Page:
Art Drawing from Japanese popular culture and the world of manga, his spectacular artworks have brought him global fame and have been shown at such diverse and prestigious locations as New York’s MoMA, London’s Tate Modern and the Château de Versailles. Takashi Murakami was also a pioneer with respect to his iconoclastic fashion collaborations, an approach that he continues to explore today by co-producing exhibitions with the designer Virgil Abloh. Drawing from Japanese popular culture and the world of manga, his spectacular artworks have brought him global fame and have been shown at such diverse and prestigious locations as New York’s MoMA, London’s Tate Modern and the Château de Versailles. Takashi Murakami was also a pioneer with respect to his iconoclastic fashion collaborations, an approach that he continues to explore today by co-producing exhibitions with the designer Virgil Abloh.

Albert Oehlen, the painter of pop culture exhibited at Palazzo Grassi in Venice
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Albert Oehlen, the painter of pop culture exhibited at Palazzo Grassi in Venice

Art Like a free-jazz jam session, his canvases bring together a whirlwind of references, from pop culture to figuration to abstraction, blended in hyper-controlled chaos. François Pinault’s Venice museum is currently celebrating the work of German painter Albert Oehlen. Like a free-jazz jam session, his canvases bring together a whirlwind of references, from pop culture to figuration to abstraction, blended in hyper-controlled chaos. François Pinault’s Venice museum is currently celebrating the work of German painter Albert Oehlen.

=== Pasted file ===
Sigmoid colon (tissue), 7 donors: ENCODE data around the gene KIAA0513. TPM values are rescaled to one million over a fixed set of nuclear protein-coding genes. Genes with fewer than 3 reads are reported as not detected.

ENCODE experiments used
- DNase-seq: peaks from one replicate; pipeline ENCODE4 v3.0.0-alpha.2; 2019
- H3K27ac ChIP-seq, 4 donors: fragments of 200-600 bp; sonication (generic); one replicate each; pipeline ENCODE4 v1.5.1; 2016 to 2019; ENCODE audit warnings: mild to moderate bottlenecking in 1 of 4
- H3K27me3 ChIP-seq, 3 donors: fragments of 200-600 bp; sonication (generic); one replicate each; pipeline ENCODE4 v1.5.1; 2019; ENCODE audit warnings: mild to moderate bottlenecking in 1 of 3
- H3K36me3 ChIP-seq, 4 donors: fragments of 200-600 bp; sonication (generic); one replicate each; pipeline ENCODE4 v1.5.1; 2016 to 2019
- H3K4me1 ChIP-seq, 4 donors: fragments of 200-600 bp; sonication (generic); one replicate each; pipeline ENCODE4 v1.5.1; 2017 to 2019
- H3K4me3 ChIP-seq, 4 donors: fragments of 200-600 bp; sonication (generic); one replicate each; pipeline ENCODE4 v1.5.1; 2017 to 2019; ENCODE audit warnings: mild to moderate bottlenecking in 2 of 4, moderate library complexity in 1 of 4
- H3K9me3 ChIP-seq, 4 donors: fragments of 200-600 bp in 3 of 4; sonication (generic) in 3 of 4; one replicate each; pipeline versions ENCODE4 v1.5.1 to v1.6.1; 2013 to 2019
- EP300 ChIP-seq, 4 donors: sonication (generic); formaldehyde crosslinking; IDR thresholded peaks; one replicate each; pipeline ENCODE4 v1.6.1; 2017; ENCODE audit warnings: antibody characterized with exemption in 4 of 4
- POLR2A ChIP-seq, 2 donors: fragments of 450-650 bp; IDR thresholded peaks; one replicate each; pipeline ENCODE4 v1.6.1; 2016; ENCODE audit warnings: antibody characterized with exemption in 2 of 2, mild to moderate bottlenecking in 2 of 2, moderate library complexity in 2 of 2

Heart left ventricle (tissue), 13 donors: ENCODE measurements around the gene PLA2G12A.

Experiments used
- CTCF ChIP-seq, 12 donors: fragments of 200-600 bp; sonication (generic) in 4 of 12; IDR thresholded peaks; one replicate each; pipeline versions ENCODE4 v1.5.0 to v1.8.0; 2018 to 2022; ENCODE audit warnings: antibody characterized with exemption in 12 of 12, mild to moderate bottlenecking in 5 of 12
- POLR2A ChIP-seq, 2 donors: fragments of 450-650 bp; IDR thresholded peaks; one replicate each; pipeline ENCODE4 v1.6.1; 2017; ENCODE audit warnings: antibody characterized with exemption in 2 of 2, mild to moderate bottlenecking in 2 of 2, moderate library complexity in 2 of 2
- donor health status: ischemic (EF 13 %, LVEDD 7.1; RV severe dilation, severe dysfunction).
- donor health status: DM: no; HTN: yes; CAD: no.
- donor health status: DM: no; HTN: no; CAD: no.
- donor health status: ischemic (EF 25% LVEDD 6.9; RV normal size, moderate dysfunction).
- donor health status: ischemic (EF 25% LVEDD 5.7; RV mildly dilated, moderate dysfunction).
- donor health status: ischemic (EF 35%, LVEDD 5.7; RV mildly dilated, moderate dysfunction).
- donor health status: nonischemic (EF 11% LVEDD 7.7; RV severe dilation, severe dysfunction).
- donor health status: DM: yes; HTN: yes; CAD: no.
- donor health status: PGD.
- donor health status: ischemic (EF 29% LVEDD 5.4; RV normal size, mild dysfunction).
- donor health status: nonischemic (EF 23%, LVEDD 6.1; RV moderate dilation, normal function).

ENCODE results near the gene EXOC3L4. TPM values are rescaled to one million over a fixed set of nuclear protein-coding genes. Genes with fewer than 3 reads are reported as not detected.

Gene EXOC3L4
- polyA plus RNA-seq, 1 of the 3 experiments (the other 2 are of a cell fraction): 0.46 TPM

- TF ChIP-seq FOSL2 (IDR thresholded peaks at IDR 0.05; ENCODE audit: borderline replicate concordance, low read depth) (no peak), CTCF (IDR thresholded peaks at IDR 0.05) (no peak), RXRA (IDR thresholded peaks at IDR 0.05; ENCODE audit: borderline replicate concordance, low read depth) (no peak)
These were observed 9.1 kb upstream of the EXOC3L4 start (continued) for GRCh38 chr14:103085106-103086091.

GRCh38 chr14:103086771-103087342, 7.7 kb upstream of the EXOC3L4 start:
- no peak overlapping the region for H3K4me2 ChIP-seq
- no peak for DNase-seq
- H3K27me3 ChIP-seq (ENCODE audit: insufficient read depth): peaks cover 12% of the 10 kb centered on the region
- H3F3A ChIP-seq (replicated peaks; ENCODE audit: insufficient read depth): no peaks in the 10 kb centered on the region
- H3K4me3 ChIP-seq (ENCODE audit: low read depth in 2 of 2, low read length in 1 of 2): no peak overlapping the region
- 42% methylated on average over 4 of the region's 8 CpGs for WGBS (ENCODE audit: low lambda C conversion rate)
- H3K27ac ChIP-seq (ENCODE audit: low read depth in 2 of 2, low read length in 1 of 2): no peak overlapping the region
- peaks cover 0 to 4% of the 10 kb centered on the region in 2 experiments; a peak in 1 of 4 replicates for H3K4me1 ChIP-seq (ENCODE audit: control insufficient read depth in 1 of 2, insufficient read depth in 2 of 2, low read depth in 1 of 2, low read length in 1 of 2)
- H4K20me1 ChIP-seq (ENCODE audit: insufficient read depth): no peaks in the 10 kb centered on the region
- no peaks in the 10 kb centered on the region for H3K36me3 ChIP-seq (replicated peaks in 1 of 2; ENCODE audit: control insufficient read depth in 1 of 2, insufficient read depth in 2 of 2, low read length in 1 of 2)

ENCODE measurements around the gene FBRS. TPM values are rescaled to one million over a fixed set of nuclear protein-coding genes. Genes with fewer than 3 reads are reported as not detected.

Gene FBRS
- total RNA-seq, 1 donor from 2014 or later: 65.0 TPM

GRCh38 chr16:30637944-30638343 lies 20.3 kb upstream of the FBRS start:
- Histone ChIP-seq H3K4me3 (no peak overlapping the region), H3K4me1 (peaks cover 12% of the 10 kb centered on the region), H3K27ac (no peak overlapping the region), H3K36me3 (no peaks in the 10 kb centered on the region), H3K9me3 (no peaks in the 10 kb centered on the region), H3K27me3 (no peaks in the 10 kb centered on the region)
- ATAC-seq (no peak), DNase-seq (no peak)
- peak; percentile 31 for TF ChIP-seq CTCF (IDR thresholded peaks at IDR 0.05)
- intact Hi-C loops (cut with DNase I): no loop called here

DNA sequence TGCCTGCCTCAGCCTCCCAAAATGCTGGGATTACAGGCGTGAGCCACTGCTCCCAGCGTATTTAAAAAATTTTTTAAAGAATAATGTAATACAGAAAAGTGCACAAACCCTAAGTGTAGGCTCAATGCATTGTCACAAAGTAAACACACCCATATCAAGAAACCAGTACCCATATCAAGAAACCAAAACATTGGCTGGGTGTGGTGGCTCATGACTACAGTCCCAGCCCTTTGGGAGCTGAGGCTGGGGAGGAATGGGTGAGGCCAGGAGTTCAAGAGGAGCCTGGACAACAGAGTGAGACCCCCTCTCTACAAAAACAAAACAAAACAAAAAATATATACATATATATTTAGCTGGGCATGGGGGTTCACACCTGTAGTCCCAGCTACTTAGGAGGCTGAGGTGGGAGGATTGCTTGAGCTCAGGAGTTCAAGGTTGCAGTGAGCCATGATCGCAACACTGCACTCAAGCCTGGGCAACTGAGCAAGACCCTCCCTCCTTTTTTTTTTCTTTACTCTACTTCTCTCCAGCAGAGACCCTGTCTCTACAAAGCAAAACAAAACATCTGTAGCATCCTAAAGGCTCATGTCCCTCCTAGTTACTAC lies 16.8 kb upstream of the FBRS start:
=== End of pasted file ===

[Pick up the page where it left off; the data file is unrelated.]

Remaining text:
Who is Yuko Hasegawa, a japanese art authority ?
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Who is Yuko Hasegawa, a japanese art authority ?

Art 2018 is a great year for japanese art in France, with a whole host of concerts, dance shows, theatrical events and exhibitions being planned. Top of the bill is hang at the Hôtel Salomon de Rothschild, the work of Yuko Hasegawa, the greatly respected chief curator of the Museum of Contemporary Art, Tokyo. 2018 is a great year for japanese art in France, with a whole host of concerts, dance shows, theatrical events and exhibitions being planned. Top of the bill is hang at the Hôtel Salomon de Rothschild, the work of Yuko Hasegawa, the greatly respected chief curator of the Museum of Contemporary Art, Tokyo.

How Art Basel moved from must-see fair to global brand
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How Art Basel moved from must-see fair to global brand

Art Basel, Miami, Hong Kong and soon Buenos Aires – Art Basel keeps on expanding its horizons, to the point where its name now rivals big global brands like Coca Cola in fame and recognition. Basel, Miami, Hong Kong and soon Buenos Aires – Art Basel keeps on expanding its horizons, to the point where its name now rivals big global brands like Coca Cola in fame and recognition.

Artists and hackers, they hijack new technologies
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Artists and hackers, they hijack new technologies

Art Algorithms, coding, data, hardware – what use (or misuse) can artists make of all these new technological tools? This is the fascinating question asked by a double exhibition at the centre pompidou, to which Japanese artist Ryoji Ikeda has been invited as guest of honour. Algorithms, coding, data, hardware – what use (or misuse) can artists make of all these new technological tools? This is the fascinating question asked by a double exhibition at the centre pompidou, to which Japanese artist Ryoji Ikeda has been invited as guest of honour.